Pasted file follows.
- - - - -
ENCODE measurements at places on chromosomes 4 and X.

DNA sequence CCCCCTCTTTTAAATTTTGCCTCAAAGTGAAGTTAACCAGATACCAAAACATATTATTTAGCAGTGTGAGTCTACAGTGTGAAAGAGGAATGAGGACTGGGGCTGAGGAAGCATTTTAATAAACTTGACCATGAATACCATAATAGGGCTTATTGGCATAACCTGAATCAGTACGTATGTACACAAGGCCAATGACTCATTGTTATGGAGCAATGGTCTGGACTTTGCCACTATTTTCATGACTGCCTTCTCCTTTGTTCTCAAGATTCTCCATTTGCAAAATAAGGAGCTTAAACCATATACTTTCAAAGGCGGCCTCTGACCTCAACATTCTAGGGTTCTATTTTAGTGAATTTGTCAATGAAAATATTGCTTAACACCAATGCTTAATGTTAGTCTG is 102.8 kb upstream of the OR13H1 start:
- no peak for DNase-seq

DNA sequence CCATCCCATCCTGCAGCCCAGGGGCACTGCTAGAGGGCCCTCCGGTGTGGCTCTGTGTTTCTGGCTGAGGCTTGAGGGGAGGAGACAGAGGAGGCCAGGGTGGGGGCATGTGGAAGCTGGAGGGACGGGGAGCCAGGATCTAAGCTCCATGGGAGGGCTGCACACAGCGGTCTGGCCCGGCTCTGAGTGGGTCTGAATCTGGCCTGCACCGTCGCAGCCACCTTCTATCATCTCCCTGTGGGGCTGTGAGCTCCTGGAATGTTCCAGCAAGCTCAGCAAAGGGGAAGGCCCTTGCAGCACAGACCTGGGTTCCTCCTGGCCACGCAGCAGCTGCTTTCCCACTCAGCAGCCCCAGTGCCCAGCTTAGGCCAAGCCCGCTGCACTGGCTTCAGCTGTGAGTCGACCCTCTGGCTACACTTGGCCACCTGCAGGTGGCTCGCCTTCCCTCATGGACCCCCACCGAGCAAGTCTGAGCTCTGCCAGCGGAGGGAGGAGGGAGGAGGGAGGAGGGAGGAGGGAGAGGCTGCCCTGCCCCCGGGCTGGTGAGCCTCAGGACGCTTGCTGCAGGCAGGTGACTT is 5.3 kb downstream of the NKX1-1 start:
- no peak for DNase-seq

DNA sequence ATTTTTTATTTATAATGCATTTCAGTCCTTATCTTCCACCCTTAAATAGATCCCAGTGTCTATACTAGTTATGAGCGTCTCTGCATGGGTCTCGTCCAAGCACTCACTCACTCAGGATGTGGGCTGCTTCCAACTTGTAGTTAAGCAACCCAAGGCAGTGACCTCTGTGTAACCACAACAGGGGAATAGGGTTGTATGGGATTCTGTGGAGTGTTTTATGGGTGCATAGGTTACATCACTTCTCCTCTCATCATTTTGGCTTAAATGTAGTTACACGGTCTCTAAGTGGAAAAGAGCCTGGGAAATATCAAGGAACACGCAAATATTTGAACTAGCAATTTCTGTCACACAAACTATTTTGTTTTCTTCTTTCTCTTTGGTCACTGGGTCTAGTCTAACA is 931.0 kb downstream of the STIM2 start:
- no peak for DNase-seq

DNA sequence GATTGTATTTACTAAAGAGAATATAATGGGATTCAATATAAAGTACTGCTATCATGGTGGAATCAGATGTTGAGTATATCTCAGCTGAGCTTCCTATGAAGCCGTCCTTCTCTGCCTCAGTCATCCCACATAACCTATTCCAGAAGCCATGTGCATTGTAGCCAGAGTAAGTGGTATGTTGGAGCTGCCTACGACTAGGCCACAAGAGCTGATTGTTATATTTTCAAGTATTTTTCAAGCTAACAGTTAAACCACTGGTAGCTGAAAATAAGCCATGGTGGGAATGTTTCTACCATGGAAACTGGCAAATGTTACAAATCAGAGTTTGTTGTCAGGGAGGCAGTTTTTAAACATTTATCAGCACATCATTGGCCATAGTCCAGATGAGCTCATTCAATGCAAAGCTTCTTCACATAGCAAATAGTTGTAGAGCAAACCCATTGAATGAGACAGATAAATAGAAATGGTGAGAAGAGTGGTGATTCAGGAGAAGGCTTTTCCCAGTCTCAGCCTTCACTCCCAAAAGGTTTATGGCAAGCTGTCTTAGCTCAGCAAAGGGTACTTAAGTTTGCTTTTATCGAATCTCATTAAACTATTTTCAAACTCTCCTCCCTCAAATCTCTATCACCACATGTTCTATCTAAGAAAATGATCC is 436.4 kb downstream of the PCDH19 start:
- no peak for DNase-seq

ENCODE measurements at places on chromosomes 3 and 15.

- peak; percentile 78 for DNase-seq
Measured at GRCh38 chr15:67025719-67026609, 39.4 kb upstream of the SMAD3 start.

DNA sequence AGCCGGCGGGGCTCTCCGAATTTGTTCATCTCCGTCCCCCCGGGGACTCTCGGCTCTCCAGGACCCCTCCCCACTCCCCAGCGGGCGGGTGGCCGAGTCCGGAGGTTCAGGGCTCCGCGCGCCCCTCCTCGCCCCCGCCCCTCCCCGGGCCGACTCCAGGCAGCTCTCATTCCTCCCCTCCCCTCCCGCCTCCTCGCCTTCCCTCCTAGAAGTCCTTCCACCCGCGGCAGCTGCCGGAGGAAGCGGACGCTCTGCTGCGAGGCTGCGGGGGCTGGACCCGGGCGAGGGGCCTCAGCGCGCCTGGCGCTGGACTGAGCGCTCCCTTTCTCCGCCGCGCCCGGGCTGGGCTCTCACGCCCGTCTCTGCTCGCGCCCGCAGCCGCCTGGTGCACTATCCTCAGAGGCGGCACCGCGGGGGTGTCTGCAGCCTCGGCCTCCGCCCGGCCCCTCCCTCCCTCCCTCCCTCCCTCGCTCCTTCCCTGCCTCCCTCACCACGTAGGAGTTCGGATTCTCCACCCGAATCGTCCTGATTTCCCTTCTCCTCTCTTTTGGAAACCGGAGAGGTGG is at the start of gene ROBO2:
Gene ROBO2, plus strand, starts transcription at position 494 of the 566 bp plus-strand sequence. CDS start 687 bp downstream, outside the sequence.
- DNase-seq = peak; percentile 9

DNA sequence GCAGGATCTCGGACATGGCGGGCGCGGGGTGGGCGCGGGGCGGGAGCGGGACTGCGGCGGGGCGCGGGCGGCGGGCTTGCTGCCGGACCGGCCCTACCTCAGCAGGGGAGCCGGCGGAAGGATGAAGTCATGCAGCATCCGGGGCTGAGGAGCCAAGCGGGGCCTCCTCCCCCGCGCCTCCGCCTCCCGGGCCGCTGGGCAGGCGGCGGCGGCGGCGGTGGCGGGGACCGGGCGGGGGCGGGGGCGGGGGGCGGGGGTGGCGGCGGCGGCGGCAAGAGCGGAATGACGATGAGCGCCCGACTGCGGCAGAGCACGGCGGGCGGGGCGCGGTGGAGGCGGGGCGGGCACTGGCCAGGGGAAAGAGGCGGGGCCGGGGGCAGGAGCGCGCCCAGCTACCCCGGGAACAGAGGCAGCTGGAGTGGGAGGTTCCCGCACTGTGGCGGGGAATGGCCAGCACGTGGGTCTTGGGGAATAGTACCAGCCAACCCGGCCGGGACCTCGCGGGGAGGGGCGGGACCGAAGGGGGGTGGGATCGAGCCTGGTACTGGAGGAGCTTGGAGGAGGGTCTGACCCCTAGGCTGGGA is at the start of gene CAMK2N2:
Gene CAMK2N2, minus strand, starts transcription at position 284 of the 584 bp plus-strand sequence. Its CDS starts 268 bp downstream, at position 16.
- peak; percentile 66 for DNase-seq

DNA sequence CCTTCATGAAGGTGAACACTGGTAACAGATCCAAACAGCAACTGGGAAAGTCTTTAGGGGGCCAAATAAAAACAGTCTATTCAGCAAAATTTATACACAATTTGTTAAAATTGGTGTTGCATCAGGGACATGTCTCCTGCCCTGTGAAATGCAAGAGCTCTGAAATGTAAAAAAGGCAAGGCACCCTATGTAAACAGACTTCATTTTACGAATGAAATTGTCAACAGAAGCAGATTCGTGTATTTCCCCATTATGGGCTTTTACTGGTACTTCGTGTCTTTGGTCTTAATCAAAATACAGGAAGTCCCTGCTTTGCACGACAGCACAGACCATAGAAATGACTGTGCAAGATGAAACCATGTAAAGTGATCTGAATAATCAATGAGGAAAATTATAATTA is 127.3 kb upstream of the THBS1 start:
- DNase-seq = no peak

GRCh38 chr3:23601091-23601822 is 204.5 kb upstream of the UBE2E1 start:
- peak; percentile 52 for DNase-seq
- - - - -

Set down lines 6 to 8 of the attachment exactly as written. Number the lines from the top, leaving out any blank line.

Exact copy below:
DNA sequence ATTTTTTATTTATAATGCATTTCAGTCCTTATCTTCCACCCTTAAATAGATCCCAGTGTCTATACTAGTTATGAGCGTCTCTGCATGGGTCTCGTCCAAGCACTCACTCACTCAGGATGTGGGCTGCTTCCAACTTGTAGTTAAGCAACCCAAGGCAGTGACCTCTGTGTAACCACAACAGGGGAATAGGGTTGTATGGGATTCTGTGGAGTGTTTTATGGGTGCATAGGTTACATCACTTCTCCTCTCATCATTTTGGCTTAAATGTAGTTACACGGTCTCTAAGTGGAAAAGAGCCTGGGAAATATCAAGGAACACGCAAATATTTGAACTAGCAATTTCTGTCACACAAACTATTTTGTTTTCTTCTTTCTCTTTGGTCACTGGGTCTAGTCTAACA is 931.0 kb downstream of the STIM2 start:
- no peak for DNase-seq

DNA sequence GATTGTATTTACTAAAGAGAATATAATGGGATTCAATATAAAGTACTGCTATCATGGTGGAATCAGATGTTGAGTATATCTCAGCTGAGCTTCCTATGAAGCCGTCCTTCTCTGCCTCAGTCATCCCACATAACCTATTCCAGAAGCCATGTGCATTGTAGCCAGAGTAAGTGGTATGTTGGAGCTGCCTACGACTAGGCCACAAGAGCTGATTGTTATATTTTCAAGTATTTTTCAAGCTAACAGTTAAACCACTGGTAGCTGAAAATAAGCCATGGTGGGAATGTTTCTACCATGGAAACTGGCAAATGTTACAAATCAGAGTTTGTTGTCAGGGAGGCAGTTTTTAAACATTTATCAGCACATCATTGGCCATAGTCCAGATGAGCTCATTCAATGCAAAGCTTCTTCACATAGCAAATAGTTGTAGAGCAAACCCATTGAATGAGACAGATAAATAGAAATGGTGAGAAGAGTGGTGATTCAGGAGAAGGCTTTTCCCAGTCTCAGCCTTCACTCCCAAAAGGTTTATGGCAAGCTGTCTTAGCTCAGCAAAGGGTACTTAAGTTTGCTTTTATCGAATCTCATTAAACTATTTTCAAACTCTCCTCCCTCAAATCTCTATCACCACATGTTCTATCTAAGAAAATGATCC is 436.4 kb downstream of the PCDH19 start: